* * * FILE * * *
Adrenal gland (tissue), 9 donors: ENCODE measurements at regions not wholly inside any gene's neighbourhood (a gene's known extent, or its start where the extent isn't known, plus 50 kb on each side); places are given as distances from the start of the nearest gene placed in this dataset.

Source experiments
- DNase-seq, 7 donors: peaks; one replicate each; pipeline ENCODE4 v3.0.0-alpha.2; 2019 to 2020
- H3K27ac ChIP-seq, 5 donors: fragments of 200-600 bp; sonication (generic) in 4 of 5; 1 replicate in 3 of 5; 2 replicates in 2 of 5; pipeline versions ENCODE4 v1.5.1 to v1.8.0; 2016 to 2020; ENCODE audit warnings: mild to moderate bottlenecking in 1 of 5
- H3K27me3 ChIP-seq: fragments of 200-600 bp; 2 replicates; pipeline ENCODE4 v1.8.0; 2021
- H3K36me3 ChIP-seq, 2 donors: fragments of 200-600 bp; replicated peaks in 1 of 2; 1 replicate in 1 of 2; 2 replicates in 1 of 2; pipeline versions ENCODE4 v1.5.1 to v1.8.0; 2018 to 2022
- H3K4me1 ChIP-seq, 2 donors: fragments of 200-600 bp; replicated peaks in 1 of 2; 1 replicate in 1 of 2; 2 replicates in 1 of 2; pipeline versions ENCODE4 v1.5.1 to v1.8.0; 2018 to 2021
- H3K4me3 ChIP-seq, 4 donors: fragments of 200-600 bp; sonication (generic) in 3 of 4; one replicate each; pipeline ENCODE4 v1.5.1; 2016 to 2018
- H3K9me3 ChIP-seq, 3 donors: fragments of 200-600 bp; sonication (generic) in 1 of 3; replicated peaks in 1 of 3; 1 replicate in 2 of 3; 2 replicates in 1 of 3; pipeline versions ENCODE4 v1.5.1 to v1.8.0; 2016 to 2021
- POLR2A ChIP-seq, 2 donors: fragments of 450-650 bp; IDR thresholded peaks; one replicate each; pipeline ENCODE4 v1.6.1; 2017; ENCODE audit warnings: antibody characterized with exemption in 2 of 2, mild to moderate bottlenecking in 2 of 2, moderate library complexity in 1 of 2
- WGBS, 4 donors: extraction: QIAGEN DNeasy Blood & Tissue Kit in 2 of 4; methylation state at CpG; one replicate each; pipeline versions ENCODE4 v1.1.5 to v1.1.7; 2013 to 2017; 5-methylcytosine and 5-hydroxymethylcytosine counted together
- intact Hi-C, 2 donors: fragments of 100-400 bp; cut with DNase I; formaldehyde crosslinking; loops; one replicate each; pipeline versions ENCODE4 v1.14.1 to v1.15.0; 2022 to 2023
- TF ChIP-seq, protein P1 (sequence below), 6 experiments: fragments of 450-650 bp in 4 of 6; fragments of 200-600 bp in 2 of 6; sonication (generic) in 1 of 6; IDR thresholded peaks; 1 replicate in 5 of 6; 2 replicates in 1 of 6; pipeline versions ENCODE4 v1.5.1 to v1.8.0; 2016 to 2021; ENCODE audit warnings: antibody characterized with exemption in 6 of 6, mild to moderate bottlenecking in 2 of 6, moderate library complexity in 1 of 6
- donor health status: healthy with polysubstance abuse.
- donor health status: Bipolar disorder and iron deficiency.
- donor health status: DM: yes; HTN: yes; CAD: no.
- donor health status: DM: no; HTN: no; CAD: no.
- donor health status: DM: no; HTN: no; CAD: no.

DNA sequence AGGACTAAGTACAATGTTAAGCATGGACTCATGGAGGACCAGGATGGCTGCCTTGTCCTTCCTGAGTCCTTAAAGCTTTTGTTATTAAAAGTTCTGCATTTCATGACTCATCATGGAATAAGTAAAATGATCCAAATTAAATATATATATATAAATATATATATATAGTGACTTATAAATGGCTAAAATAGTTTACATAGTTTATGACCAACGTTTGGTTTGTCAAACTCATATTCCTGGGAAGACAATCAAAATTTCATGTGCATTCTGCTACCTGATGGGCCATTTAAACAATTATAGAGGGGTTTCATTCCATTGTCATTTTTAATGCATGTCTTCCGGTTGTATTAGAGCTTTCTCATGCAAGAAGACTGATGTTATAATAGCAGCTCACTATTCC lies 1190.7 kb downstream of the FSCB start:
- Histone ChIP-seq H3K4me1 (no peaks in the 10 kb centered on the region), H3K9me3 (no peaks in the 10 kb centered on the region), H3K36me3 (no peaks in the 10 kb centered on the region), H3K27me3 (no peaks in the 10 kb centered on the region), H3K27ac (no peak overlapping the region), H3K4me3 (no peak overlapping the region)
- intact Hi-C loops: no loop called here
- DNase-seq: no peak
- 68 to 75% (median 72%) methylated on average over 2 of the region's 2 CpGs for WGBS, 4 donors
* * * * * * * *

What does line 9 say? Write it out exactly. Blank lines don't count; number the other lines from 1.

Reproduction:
- H3K9me3 ChIP-seq, 3 donors: fragments of 200-600 bp; sonication (generic) in 1 of 3; replicated peaks in 1 of 3; 1 replicate in 2 of 3; 2 replicates in 1 of 3; pipeline versions ENCODE4 v1.5.1 to v1.8.0; 2016 to 2021